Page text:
Technology Journey

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Teaching in public schools today is tough—very tough. Children and adolescents have traditionally had a myriad of issues in their lives ranging from physical, social, and emotional changes to familial concerns. What makes the beginning of the twenty-first century a unique time, though, is not just these issues, but the issues facing society as well. This is a time inundated with technology and motivated by speed. Exposure to multimedia including fast-paced images and sound begins shortly after birth. Today’s teachers must compete with television; they must compete with video games; and they must compete with movies.

Unfortunately, many students tend to not want to be in school because it fails to entertain and challenge them. I contend it is the responsibility of the teacher to create an environment that is fun and challenging for students. No one wants to read a boring book. No one wants to listen to a boring lecture. No one wants to do repetitive tasks. As an educator, I have a responsibility to find alternative means of engaging my students’ interests— alternatives evidenced when reviewing characteristics of good teachers.

First, good teachers love to teach. The result is the creation of classrooms where students enjoy learning. Students gain knowledge because they engage in the process of learning by choice, not because they have completed the necessary seat-time. Realizing learning is enjoyable is not only a good model for K-12 education and higher education, but also for lifelong learning.

Second, good teachers encourage lifelong learning. They instill passion in their students so that when the school day is over or the final class bell rings for summer vacation, students are eager to continue their learning. Additionally, good teachers provide students the tools they need to continue learning independent of the teacher.

Third, good teachers appeal to multiple modalities and intelligences. They recognize the physical, emotional, social, and cognitive needs of their students and create an instructional arena addressing those needs. They incorporate alternative learning styles into their teaching and assessment strategies and engage in hands-on activities. Their focus is on the individual learner and creating authentic experiences. They make learning an adventure — it’s exciting to be in their classrooms… it’s not monotonous. There’s something new and worthwhile everyday.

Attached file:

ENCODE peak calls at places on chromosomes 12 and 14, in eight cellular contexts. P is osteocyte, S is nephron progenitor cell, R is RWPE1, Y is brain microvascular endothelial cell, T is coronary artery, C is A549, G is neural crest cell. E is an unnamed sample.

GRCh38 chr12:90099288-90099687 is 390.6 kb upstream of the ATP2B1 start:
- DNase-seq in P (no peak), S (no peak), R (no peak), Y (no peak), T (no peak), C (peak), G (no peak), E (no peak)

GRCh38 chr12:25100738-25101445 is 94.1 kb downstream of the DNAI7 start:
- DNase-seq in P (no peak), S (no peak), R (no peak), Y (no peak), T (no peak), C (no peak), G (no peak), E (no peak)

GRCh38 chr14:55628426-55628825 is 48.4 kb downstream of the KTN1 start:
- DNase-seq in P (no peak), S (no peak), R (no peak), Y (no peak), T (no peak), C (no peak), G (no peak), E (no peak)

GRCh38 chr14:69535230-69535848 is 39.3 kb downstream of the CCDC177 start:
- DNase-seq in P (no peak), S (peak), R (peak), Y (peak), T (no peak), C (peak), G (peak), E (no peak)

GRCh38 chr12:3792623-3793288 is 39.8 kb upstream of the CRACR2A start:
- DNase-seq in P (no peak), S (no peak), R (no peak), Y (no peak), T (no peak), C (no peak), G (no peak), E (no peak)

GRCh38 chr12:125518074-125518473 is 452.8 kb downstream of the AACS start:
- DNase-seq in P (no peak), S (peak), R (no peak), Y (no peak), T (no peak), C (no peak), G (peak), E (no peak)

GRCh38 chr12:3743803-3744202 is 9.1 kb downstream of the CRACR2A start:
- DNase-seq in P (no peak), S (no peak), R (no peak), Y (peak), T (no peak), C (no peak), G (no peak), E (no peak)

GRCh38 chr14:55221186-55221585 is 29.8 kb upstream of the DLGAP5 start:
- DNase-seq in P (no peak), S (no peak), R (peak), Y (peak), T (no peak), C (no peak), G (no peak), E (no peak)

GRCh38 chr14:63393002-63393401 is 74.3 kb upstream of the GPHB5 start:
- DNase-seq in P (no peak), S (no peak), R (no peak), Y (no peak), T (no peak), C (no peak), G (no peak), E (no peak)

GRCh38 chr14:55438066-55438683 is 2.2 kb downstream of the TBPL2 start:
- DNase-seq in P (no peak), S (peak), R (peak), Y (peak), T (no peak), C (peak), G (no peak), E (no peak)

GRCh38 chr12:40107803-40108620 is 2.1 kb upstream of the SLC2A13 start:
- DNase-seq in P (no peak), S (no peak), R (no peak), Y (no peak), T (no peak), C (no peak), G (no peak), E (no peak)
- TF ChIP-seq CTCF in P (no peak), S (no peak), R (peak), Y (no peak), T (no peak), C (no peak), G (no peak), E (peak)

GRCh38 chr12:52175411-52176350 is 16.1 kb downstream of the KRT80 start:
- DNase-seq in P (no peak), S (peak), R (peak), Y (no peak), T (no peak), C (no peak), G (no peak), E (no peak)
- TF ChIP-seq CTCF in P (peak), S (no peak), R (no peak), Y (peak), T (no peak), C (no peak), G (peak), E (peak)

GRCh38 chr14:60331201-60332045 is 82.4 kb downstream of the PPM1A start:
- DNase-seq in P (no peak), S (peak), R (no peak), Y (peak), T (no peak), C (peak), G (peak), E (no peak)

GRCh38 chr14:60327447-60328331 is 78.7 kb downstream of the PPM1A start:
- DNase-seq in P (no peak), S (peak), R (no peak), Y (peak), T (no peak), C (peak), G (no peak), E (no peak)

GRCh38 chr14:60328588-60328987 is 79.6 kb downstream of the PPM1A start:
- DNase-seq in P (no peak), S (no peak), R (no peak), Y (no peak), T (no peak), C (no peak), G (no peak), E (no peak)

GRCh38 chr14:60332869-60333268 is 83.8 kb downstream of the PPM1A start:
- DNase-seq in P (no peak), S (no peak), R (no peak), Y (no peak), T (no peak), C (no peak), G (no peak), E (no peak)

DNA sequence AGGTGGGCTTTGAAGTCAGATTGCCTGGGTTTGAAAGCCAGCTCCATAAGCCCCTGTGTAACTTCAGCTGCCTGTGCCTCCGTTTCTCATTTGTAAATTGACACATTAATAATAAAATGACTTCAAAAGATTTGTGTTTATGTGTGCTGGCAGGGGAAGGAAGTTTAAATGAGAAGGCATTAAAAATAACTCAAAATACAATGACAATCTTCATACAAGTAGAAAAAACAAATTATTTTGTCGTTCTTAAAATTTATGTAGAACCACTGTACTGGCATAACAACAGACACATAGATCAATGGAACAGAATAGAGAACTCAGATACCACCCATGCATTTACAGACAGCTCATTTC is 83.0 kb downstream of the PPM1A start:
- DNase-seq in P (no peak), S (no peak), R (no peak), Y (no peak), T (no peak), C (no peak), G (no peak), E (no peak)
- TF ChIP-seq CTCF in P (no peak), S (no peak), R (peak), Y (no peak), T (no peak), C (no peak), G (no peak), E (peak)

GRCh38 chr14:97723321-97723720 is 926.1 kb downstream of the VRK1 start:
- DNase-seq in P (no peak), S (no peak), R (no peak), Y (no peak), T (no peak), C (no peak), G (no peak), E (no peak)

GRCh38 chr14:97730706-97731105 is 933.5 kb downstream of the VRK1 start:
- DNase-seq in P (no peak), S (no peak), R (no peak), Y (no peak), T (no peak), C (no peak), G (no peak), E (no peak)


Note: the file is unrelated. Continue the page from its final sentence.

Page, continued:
Good teachers are committed to instruction and do not waste time in class. They recognize that every minute is a teachable moment. They use their strong grasp of the course content along with their creativity to deliver understandable and authentic learning. They practice teaching as an art and they challenge their students to achieve beyond what the students think they are capable of doing.

Finally, good teachers are professional. They deal diplomatically with students, parents, and other professionals. They recognize that their learning in no way stops with the diploma on their wall. Their learning continues everyday in the classroom as they learn from their students and continues with in-service education opportunities. Additionally, they accept the responsibility of developing in-service opportunities for others.